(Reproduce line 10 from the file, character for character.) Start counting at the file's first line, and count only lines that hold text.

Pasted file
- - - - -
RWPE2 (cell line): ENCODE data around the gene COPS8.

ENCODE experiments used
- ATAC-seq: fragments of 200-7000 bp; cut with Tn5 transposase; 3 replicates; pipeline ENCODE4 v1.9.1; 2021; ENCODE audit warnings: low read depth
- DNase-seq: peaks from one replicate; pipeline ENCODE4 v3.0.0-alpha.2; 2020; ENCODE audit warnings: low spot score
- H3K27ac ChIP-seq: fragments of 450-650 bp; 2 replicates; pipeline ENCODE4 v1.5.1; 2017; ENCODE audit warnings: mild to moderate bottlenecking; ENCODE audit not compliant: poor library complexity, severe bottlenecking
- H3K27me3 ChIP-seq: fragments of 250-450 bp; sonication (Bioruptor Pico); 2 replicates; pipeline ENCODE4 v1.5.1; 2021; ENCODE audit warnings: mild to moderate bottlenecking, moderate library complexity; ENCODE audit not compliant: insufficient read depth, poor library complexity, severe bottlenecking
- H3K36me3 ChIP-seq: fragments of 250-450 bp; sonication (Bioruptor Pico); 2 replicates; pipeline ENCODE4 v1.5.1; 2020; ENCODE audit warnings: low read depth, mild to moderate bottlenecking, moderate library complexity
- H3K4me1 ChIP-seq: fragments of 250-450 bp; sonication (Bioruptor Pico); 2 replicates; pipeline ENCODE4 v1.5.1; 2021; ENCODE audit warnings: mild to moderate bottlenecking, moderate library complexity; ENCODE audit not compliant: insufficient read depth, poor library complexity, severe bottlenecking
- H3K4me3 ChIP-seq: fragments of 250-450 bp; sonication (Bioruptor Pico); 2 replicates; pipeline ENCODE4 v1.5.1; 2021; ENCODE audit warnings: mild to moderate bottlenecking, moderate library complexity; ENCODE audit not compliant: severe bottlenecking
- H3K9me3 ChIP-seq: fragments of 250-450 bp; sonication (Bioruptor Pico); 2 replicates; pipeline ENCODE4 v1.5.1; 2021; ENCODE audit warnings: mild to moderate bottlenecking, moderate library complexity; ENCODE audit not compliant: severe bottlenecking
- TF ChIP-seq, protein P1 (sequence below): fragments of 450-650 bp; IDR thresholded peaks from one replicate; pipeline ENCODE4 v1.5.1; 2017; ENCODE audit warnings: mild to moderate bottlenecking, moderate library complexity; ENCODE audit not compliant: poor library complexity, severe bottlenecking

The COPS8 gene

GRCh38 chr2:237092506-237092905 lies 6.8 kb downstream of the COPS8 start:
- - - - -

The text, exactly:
- H3K9me3 ChIP-seq: fragments of 250-450 bp; sonication (Bioruptor Pico); 2 replicates; pipeline ENCODE4 v1.5.1; 2021; ENCODE audit warnings: mild to moderate bottlenecking, moderate library complexity; ENCODE audit not compliant: severe bottlenecking